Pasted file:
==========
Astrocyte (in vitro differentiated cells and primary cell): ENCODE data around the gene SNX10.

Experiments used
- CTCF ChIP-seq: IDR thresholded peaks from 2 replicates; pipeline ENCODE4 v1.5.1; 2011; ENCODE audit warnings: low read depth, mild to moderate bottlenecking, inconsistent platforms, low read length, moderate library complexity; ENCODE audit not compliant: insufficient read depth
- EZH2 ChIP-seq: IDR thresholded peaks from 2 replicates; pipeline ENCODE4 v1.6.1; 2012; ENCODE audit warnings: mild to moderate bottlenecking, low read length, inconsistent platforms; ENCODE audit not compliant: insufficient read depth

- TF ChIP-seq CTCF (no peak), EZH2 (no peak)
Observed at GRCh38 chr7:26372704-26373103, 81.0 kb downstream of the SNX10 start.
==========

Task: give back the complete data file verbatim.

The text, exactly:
Astrocyte (in vitro differentiated cells and primary cell): ENCODE data around the gene SNX10.

Experiments used
- CTCF ChIP-seq: IDR thresholded peaks from 2 replicates; pipeline ENCODE4 v1.5.1; 2011; ENCODE audit warnings: low read depth, mild to moderate bottlenecking, inconsistent platforms, low read length, moderate library complexity; ENCODE audit not compliant: insufficient read depth
- EZH2 ChIP-seq: IDR thresholded peaks from 2 replicates; pipeline ENCODE4 v1.6.1; 2012; ENCODE audit warnings: mild to moderate bottlenecking, low read length, inconsistent platforms; ENCODE audit not compliant: insufficient read depth

- TF ChIP-seq CTCF (no peak), EZH2 (no peak)
Observed at GRCh38 chr7:26372704-26373103, 81.0 kb downstream of the SNX10 start.